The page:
In the past several decades, there has been increasing awareness of the neuropathological effects of traumatic brain injury (TBI) and their relation to increased risk of a range of neurodegenerative diseases, including Alzheimer’s disease (AD) and AD-related dementias (AD/ADRD).
Intense media attention has focused on the association of repetitive mild TBI within contact sports and increased risk of the specific neurodegenerative pathology of chronic traumatic encephalopathy (CTE). Unfortunately, there has been comparatively little attention paid to the complex of neurodegenerative pathologies arising after exposure to TBI across the full spectrum of injury mechanisms and severities; a complex of pathologies we consider under the more encompassing term, TBI-related neurodegeneration (TReND). Further, few studies have examined TReND and its relation to the pathologies of aging and wider neurodegeneration, in particular the already characterized pathologies recognized as AD/ADRD. Arguably the greatest barrier to progress in this field has been the limited number of suitable human brain tissue samples available to support research in outcomes from TBI.
To overcome this, the COllaborative Neuropathology NEtwork Characterizing ouTcomes of TBI (CONNECT-TBI), will bring together unique tissue resources in TBI and AD/ADRD, together with 26 leading investigators from 12 institutions to generate an unparalleled, comprehensive neuropathological and clinical data resource. Leveraging these resources, CONNECT-TBI will conduct a comprehensive research
effort characterizing the spectrum of pathologies arising in late survivors of all types and severities of TBI.
Aims of CONNECT-TBI
Aim 1: To establish a comprehensive tissue resource in the research of Traumatic Brain Injury (TBI) comprising both existing materials and prospective case material from patients across a wide range of injury subtypes and survivals, including:
- former athletes across multiple global sports
- long-term survivors of mild, moderate, or severe TBI
- former military personnel exposed to blast and non-blast TBI
- multiple international, prospective studies in TBI
Aim 2: To characterise the extent, distribution and range of neuropathologies that result following exposure to all types and severities of TBI and consider the influence of injury type and survival interval on chronic TBI pathology
Aim 3: To describe the association between extent, distribution and phenotype of cTBI neuropathology in context with clinical presentation
Aim 4: To contrast cTBI neuropathology to that of aging and wider neurodegenerative disease, including Alzheimer’s and Parkinson’s/Lewy body disease and related neurodegenerative disorders and establish prevalence of cTBI pathology in patients with neurodegenerative disease.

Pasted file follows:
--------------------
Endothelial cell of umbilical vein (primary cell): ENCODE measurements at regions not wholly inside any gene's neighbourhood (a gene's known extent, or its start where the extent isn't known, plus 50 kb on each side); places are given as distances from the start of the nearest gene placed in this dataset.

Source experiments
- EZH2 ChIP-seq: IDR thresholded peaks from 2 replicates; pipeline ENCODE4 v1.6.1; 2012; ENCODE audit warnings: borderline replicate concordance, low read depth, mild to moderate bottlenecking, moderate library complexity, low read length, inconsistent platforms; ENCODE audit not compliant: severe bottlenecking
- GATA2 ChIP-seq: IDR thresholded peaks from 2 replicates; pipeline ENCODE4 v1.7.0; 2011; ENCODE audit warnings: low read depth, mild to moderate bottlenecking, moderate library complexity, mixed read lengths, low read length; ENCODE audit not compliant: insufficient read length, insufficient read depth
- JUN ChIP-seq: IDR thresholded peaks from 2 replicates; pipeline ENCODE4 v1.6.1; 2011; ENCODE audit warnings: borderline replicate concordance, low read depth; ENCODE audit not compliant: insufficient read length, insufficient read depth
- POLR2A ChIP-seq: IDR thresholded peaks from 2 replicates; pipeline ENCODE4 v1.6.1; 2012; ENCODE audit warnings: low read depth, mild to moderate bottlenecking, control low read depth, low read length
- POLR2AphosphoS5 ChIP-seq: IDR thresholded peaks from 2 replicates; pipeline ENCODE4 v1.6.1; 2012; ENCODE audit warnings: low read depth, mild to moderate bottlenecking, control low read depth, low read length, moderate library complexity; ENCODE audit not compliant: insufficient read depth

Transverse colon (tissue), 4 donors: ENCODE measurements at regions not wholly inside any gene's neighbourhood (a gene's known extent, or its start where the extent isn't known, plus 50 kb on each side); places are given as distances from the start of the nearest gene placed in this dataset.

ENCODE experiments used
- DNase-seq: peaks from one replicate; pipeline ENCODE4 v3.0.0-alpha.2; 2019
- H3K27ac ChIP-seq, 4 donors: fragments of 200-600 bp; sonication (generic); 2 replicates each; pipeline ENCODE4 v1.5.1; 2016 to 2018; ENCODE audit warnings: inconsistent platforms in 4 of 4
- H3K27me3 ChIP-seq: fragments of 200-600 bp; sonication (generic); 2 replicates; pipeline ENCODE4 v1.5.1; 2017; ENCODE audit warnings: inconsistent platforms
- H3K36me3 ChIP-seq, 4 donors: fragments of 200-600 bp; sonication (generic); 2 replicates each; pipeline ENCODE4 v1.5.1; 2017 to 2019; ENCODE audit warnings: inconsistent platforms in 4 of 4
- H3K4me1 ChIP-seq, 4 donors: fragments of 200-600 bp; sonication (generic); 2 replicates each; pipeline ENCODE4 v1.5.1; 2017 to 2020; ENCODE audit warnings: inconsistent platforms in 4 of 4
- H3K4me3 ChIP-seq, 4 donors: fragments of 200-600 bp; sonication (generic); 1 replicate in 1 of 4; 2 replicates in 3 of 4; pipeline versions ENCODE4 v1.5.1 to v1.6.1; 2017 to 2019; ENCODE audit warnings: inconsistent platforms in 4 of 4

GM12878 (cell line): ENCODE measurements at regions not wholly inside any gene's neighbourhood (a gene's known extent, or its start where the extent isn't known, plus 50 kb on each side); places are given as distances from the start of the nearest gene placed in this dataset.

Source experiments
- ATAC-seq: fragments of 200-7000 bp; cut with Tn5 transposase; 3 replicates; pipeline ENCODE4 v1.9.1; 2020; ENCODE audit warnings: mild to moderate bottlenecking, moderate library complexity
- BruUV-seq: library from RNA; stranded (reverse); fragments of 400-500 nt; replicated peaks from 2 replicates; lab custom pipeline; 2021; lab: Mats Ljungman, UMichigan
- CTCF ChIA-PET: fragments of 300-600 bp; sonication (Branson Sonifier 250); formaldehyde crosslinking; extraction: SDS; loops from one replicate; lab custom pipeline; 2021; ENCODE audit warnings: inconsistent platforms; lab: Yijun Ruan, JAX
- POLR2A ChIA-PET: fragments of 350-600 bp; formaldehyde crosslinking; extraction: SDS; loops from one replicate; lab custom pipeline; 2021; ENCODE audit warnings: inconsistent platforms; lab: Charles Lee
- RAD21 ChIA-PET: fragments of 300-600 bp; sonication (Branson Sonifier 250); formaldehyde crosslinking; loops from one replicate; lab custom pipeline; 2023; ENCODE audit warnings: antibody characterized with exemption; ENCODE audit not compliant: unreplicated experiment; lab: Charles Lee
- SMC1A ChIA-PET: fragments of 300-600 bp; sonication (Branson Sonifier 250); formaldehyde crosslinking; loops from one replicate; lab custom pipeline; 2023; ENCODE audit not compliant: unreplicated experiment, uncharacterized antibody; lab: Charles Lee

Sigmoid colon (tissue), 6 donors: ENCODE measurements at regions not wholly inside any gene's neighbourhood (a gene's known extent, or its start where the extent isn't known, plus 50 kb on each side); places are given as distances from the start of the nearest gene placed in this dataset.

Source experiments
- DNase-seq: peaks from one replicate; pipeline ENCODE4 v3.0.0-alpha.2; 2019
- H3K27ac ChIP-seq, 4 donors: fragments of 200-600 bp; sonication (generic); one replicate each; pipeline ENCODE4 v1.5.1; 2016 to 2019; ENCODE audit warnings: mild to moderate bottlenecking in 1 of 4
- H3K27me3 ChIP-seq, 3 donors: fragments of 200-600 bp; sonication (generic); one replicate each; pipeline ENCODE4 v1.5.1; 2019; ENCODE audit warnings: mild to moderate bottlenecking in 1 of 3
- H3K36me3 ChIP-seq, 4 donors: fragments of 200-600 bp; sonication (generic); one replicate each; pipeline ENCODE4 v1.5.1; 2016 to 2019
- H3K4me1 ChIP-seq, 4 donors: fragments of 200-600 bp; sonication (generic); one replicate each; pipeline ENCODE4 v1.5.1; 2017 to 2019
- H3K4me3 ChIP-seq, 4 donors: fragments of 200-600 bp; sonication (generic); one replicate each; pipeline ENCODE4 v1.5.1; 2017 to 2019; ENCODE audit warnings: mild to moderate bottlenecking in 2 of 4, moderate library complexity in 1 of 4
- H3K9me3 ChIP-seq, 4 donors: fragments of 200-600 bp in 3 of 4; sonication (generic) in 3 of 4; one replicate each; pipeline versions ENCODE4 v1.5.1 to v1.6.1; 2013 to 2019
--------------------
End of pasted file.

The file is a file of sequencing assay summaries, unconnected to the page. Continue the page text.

Aim 5: Under CONNECT-TBI, develop a networked archive of biospecimens linked to comprehensive clinical and neuropathological data representing a central point of access to unique tissue resources to support research for broader TBI research community
Why is our work important?
In a nutshell our work is directed towards understanding how brain injuries might lead to lifelong degenerative brain disease, including dementia, in some people. At some point we and others working in this field would hope that we can understand why this might happen, how to detect it in life and, most importantly, how we might prevent or treat it.
In little more than a decade the term “Chronic Traumatic Encephalopathy” (CTE) has emerged into public consciousness via intense media coverage, medical television dramas, and even a Hollywood movie starring Will Smith (Concussion, 2015, Columbia Pictures)¹. While this attention has raised public awareness of an important public health concern regarding the late effects of Traumatic Brain Injury (TBI), it has also often included inaccurate or confusing descriptions of the fundamental aspects of CTE in particular.
In contrast to general impressions, the actual incidence of CTE remains unknown and current consensus of neuropathological criteria are acknowledged as only “preliminary”² in part recognition that these criteria are founded on examination of a limited number of selected cases.
The narrow focus on CTE in the public consciousness has occurred at the expense of developing a more open minded and inclusive determination of the many other progressive neuropathological changes and clinical features of both repetitive mild and single severe TBI 3-5. CONNECT-TBI is working to investigate and characterise all neurodegenerative changes after TBI under the umbrella concept of “TBI-Related NeuroDegeneration (TReND)” to compare and contrast potentially distinct neuropathological and clinical features between types of TBI in comparison with other neurodegenerative disorders.
¹ Concussion, Landesman, L. (Columbia Pictures, 2015).
² McKee, A. C. et al. The first NINDS/NIBIB consensus meeting to define neuropathological criteria for the diagnosis of chronic traumatic encephalopathy. Acta Neuropathol 131, 75-86, doi:10.1007/s00401-015-1515-z
³ Smith, D. H., Johnson, V. E. & Stewart, W. Chronic neuropathologies of single and repetitive TBI: substrates of dementia? Nat Rev Neurol 9, 211-221, doi: 10.1038/nrneurol.2013.29 (2013)